Jesse Helms, the five-term iconoclast senator from North Carolina who earned the sobriquet ?Senator No? died on July 4 in his native Raleigh, N.C. He was 86 years of age and had been in ill health since his decision to decline re-election in 2002.
Helms was known for often saying ?yes? to numismatics. He had a surprisingly active career involving numismatics, especially gold and commemorative coinage. A listing of his numismatic-sponsored legislation takes up 11 pages of text and almost four thousand words of explanation.
President Bush said at his passing, ?Jesse Helms was a kind, decent, and humble man and a passionate defender of what he called ?the Miracle of America.? So it is fitting that this great patriot left us on the Fourth of July,? the same day Presidents Adams, Jefferson and Monroe passed.
Sen. Helms was born in Monroe, Union County, N.C., on Oct. 18, 1921.
His education included public schools of Monroe, Wingate Junior College and Wake Forest College. He went on like many in his generation to serve in the military: he enlisted in the Navy and served as a recruiter 1942-1945.
Later he became city editor of the Raleigh Times and by 1951 administrative assistant to U.S. Senators Willis Smith (1951-1953) and then Alton Lennon (1953). Elected a member of the Raleigh City Council (1957-1961) he became a television and radio executive for a dozen years, 1960-1972.
Helms was elected as a Republican to the U.S. Senate in 1972. He served from Jan. 3, 1973, to Jan. 3, 2003.
In 1976, Helms introduced S. 3563, a bill to declare the public policy of the United States and to remove all legal obstacles to the use of gold clauses. It went nowhere, but in 1977, he introduced S. 79, a bill to restore the freedom to use gold clauses in contracts.
In that same Congress came S. 2843 (1978) a bill to provide for the issuance of gold medallions, and for other purposes. The American Arts Gold medallion act were a result of this pioneer effort.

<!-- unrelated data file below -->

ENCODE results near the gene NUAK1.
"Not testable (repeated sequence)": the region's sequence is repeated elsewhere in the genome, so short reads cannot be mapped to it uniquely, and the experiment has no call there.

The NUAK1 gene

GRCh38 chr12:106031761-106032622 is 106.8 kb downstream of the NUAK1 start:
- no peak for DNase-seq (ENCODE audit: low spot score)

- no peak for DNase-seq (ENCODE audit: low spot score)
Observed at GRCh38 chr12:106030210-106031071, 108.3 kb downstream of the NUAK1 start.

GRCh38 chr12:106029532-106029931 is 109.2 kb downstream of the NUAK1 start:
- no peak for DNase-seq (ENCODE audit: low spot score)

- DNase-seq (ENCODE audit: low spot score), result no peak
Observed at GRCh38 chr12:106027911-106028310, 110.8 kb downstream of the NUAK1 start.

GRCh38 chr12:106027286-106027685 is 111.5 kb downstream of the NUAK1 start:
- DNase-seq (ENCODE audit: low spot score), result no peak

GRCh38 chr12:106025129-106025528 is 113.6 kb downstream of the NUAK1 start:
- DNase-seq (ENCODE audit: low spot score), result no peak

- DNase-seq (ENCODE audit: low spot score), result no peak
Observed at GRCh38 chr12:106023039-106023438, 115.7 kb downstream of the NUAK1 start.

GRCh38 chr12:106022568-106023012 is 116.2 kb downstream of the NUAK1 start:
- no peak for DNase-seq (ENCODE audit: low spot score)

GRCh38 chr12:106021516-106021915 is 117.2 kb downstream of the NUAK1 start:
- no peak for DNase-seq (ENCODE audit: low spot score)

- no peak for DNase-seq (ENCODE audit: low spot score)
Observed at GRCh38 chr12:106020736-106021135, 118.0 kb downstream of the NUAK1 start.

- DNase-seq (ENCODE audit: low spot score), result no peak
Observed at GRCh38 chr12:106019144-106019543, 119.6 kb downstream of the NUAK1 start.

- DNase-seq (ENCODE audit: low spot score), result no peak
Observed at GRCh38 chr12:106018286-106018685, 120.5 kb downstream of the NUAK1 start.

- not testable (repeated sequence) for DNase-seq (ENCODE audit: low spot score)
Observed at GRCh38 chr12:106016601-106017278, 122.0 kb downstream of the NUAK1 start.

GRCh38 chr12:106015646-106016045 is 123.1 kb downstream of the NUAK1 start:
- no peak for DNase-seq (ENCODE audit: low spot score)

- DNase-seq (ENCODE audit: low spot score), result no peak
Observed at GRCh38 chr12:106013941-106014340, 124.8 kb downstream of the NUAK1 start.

Commonly thematic, that same year and Congress, Helms introduced S. 3624, a bill to amend the Federal Reserve Act to terminate the authority of the Secretary of the Treasury to require the delivery of gold to the Treasurer of the United States.
In October 1979 a concurrent resolution expressing the sense of the Congress that the $1 bill should remain in circulation and the $1 coin should be produced in such volume as demand warrants.
In May, 1979, he introduced S. 1055, a bill to provide for the issuance of gold coins; later came S. 3181, a bill to provide for the reinstatement of the dollar as a gold reserve currency, to stabilize the value of the dollar, and in the following Congress came S.6 (1981): a bill to provide for the reinstatement of the dollar as a gold reserve currency, to stabilize the value of the dollar, and for other purposes.
Also in 1981, he joined Sen Steve Symms as a co-sponsor of S. 1704 , a bill to provide for the minting of U.S. gold coins., and then joined Idaho?s Sen. Jim McClure as a co-sponsor of S. 2598, a bill to provide for the disposal of silver from the National Defense Stockpile through the issuance of silver coins.
The legislation, often not successful, shows the pattern of his interest in gold and coins.
With then young Sen. John McCain, R-Ariz., he co-sponsored a bill to require the secretary of the Treasury to mint coins in commemoration of the 50th anniversary of the United States Organization (USO). He worked with Bill Armstrong, R-Colo.,, on a bill to require the secretary of the Treasury to mint a silver dollar coin in commemoration of the 38th anniversary of the ending of the Korean War and in honor of those who served.
Olympic commemoratives as well as commemoratives for the White House, Thomas Jefferson, National Law Enforcement Officers Memorial, the Vietnam Women?s Memorial and numerous other commemorative bills also received his support.
Although Helms was often painted as a racist, his numismatic votes showed things are not always what they seem. He supported as co-sponsor the Jackie Robinson commemorative as well.